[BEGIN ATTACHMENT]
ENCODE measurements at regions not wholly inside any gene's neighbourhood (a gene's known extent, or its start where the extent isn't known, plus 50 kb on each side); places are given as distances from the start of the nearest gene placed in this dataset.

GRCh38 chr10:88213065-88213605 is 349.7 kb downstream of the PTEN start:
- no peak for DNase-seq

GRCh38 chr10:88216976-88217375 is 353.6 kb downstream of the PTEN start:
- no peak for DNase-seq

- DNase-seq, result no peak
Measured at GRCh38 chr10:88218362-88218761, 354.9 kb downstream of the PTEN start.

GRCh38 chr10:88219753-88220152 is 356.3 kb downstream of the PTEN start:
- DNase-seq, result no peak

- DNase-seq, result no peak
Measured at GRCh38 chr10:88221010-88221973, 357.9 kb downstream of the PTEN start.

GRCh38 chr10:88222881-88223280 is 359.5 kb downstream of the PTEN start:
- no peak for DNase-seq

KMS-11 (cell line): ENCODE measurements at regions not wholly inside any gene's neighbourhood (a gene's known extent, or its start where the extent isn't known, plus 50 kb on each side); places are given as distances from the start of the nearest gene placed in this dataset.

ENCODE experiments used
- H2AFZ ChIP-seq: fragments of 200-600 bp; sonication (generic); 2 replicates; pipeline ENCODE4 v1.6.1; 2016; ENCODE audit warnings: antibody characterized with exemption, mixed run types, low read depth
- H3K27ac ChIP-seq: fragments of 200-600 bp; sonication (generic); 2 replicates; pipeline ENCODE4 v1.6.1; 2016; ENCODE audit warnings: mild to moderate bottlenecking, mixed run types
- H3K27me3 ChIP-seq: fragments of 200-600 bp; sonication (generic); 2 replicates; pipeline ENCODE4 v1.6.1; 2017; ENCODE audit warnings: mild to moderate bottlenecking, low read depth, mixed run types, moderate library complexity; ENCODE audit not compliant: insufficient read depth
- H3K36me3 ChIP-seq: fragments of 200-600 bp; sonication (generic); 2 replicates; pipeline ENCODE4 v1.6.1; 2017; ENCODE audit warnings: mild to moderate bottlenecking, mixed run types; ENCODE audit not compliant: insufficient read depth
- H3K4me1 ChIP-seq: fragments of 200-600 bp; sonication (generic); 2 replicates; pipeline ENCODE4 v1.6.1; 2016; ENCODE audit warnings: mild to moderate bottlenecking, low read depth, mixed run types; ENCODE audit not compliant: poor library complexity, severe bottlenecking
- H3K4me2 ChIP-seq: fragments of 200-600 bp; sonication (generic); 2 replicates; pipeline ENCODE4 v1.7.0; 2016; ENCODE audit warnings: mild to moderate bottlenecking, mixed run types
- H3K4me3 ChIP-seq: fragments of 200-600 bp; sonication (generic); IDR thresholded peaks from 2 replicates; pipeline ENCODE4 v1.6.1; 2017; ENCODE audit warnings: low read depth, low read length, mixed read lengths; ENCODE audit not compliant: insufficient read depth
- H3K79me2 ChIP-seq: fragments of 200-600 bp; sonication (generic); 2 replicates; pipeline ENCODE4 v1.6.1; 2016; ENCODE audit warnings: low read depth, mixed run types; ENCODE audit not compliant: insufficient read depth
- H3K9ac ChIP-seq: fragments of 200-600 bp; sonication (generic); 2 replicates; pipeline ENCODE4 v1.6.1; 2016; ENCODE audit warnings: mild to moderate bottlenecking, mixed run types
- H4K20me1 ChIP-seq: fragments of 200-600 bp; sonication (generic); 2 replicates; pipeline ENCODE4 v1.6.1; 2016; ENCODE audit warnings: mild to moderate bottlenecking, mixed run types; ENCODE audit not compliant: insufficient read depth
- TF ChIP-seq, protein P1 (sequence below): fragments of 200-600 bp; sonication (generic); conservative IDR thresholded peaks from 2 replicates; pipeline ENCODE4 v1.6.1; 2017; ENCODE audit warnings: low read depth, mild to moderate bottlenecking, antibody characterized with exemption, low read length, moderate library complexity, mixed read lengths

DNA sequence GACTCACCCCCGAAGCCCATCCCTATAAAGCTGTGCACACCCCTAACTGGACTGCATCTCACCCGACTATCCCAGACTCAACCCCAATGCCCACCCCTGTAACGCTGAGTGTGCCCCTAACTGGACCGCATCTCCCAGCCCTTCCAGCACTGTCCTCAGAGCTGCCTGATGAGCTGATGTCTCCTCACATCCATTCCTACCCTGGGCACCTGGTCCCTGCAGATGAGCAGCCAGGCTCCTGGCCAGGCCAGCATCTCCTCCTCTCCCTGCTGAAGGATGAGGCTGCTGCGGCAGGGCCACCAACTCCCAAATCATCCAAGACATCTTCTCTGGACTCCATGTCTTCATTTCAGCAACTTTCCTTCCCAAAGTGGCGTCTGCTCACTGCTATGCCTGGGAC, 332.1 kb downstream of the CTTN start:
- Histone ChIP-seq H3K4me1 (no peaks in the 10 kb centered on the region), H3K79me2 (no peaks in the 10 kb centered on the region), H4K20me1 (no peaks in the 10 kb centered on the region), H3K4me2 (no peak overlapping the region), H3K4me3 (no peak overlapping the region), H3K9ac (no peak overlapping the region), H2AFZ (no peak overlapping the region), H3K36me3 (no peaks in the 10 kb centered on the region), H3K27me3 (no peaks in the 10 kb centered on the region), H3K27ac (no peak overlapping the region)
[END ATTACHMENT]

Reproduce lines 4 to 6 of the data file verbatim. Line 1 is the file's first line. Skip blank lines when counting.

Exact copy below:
GRCh38 chr10:88216976-88217375 is 353.6 kb downstream of the PTEN start:
- no peak for DNase-seq

- DNase-seq, result no peak